A new documentary produced by the BBC exposes the ugly truths when it comes to Thai’s marrying “rich” westerners for a better life.
The BBC Thai service has produced a wide-ranging documentary feature
and video that looks into the increasingly prevalent trend for westerners to marry Thai women.
In one small town in Isaan – Thailand’s north east – they found nearly
100 families in the same boat: coming to terms with what it means having a son-in-law from the west.
And they found it was not just the financial advantages for families
that this often brings – but could cause cultural difficulties and misunderstandings.
The BBC spoke to a Khon Kaen university professor who is trying to
educate rural north easterners in what to expect when their daughter “marries a farang”.
Writing on the BBC website reporter Nanchanok Wongsamut said these days it was a dream come true for many Thais to marry a foreigner.
But it was not always a bed of roses – despite the cash windfall many experience.
She spoke to many people in the town of Phu Wiang in Khon Kaen after nearly 100 families from there attended a course set up by Dr Dusadee Ayuwat.
One was typical of many – Sumet Somwang just had a regular rundown wooden house four years ago.
That was before her 36-year-old daughter married a 60-year-old Swiss man.
Now they have a solid cement, four bedroom home that is the envy of jealous neighbours.
The house has all the mod cons – air-conditioning throughout, hot water, Western loos, microwave, stove, washing machine…and of course the large flat screen TV.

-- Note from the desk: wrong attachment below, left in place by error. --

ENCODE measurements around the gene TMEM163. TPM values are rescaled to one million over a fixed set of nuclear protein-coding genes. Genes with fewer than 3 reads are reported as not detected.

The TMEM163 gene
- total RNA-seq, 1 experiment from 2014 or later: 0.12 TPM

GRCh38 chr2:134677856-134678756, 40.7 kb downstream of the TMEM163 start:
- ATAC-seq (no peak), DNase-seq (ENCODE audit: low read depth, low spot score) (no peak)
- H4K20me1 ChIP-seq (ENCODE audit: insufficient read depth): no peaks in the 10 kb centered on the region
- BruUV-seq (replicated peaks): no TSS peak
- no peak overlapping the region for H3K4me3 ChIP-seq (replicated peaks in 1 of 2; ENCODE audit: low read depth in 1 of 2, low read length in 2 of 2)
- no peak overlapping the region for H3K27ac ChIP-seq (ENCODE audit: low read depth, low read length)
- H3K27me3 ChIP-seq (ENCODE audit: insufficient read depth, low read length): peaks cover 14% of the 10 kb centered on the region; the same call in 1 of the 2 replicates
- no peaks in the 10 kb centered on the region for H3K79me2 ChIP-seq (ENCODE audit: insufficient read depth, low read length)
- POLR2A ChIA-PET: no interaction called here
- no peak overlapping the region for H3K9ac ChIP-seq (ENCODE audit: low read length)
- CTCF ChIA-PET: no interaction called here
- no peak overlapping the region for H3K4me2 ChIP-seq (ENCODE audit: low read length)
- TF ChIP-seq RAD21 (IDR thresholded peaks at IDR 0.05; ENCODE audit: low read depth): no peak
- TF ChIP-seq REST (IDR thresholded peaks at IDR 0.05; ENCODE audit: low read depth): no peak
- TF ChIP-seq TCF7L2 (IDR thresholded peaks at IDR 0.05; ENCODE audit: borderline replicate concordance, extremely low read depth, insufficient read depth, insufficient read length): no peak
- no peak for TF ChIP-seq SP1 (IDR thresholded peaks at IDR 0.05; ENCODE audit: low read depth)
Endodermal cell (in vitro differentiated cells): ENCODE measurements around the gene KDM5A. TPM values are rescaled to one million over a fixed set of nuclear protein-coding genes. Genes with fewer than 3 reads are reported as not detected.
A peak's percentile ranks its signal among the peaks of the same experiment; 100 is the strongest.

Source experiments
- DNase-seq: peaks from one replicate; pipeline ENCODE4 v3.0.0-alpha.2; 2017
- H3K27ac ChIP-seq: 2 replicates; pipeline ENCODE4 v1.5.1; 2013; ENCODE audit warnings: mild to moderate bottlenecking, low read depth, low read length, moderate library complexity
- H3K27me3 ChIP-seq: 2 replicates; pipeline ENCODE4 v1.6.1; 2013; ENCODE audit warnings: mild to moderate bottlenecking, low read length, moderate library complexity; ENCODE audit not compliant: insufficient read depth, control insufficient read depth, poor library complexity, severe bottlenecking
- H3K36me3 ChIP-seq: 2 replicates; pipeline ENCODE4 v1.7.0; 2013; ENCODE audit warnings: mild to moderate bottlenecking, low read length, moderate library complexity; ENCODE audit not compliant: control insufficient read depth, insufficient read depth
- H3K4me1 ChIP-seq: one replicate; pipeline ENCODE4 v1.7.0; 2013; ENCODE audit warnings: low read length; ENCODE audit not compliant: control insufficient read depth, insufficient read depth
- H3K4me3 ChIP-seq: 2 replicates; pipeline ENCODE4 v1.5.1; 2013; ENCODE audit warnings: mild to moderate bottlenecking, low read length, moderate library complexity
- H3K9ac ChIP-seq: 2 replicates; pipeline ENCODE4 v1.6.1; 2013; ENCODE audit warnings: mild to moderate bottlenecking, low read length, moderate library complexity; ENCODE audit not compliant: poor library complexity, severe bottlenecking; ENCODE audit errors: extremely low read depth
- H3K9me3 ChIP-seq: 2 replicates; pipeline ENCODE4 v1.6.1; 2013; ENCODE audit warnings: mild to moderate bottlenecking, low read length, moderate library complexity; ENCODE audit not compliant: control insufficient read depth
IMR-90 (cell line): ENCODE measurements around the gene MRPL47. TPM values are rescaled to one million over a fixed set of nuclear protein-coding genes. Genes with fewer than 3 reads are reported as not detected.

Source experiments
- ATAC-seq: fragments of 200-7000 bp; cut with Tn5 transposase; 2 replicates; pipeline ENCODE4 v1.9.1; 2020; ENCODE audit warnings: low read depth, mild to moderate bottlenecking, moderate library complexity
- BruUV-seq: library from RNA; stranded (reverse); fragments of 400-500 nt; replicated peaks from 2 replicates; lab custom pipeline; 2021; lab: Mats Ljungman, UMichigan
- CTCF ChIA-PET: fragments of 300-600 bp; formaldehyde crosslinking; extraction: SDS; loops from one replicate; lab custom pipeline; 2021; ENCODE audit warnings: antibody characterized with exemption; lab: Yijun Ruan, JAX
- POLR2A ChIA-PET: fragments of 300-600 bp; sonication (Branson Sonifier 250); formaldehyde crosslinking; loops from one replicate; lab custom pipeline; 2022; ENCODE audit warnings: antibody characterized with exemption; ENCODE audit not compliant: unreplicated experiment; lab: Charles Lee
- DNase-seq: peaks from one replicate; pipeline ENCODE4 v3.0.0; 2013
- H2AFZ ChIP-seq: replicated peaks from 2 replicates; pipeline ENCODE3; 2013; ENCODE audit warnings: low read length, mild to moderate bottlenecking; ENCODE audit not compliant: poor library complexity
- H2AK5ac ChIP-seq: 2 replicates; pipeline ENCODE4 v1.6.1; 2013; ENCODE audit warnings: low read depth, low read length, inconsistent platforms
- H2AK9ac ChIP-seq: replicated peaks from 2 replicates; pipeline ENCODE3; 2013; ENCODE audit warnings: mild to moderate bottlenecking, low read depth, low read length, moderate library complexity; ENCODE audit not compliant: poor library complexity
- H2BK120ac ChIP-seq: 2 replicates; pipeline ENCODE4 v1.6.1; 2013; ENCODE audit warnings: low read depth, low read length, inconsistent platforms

“My son-in-law said he wanted me and my husband to be comfortable,” said Sumet, 54. “He has done everything for us including a thorough refurbishment on the house”.
She was speaking to the BBC as further improvements were being done to the fence surrounding the property.
According to the happy mother-in-law the Swiss man sends her 10 to 20,000 baht per month. This is in addition to the money he gives to their daughter aged 36.
Sumet is still working making cloth but said that neighbors were wondering why she bothered after they said her daughter had been so lucky.
“They look at us and are envious”, she said.
Dr Dusadee said that it is understandable that many people see marrying a westerner as a chance for the whole family to escape poverty – but it is not just that. Many face a lot of cultural difficulties coming to terms with having a farang in the family.
She is targeting rural communities in her work to bring more understanding.
The BBC reported that the days of being suspicious of foreigners marrying Thai women were coming to an end.
They cited the name of a woman from literature – “Bunrort” – who
famously was believed to be unhappy through marrying a foreigner.
Many used to believe that girls who married foreigners were simply no good.
This is not the case anymore, with even rural people accepting the situation, and actively encouraging it.
Dr Dusadee said there where no official statistics to show how many Thais were tying the knot with foreigners.
But she explained that in her study of 320 Thai women who did marry them, she discovered some interesting details.
Of those 320 one in three or more than 30% were previously married to Thais and had divorced or separated and often had children from that previous relationship.
So much so that these days there is even pressure from Thai parents and families to find a westerner after Thai relationships went sour.
But as Dr Dusadee’s course points out to those clamoring for their daughters to “go west” the cultural difficulties make it unlikely to be the bed of roses that many assume will be the case.
This fact she and her team try to explain in their course to bring greater understanding to the Thais.